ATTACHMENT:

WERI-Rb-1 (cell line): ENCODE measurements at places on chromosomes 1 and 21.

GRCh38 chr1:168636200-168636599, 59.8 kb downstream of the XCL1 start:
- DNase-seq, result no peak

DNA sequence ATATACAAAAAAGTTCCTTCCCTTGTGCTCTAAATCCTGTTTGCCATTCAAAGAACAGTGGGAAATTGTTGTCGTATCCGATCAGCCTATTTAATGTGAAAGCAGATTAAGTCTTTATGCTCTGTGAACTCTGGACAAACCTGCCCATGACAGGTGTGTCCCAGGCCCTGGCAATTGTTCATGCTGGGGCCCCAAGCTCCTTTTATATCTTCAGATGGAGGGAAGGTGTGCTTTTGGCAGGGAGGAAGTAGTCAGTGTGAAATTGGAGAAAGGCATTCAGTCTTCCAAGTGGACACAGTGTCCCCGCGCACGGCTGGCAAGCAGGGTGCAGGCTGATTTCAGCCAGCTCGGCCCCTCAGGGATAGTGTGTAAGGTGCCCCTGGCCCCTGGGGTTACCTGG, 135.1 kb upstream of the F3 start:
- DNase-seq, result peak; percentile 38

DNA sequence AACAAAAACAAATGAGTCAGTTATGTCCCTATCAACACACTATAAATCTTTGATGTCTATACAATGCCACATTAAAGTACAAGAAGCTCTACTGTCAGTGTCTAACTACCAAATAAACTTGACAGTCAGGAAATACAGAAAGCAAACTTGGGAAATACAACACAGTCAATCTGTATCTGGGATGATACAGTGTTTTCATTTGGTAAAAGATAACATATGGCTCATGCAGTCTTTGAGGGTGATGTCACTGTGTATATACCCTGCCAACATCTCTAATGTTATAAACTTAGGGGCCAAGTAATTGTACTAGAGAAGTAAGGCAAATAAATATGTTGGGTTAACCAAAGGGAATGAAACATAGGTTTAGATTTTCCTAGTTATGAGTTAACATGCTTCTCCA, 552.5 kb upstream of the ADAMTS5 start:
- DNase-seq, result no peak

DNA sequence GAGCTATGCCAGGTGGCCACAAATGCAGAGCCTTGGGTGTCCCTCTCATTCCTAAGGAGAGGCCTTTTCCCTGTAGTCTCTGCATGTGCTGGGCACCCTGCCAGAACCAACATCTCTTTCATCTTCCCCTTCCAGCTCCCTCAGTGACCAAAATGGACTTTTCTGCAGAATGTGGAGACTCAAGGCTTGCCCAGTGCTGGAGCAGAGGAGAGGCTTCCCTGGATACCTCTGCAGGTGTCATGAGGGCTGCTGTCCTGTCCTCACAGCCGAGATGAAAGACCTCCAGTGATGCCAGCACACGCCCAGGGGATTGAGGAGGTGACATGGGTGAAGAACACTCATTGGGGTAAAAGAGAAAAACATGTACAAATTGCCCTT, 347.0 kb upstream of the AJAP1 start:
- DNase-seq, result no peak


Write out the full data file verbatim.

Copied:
WERI-Rb-1 (cell line): ENCODE measurements at places on chromosomes 1 and 21.

GRCh38 chr1:168636200-168636599, 59.8 kb downstream of the XCL1 start:
- DNase-seq, result no peak

DNA sequence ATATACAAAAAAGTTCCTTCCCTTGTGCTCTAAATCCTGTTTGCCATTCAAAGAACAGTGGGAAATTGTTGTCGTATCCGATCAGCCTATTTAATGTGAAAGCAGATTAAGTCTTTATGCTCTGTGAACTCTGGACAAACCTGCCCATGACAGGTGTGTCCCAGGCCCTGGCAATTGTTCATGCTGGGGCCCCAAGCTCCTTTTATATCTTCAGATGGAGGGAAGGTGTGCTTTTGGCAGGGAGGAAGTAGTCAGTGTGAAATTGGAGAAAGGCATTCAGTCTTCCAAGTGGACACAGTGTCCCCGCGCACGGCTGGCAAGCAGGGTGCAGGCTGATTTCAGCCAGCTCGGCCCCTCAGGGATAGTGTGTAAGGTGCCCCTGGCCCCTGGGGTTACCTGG, 135.1 kb upstream of the F3 start:
- DNase-seq, result peak; percentile 38

DNA sequence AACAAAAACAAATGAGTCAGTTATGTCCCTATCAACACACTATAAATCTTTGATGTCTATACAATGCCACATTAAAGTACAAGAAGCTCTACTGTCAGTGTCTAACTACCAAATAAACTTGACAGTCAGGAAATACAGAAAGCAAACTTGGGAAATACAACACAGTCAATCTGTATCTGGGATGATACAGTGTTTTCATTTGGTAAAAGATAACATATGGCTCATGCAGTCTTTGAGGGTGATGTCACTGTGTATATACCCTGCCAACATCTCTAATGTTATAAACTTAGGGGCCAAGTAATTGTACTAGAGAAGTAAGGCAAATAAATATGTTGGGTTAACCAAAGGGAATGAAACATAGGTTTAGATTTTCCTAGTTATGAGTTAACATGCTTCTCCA, 552.5 kb upstream of the ADAMTS5 start:
- DNase-seq, result no peak

DNA sequence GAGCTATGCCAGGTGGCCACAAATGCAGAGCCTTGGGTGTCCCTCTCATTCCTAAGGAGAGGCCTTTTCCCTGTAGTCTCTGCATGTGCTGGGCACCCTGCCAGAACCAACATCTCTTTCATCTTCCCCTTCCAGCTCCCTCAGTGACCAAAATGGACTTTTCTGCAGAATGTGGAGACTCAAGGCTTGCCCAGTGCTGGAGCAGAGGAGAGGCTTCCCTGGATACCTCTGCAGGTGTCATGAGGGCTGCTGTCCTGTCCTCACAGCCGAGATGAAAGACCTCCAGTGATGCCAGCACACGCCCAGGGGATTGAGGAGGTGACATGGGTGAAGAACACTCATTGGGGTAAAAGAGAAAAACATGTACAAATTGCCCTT, 347.0 kb upstream of the AJAP1 start:
- DNase-seq, result no peak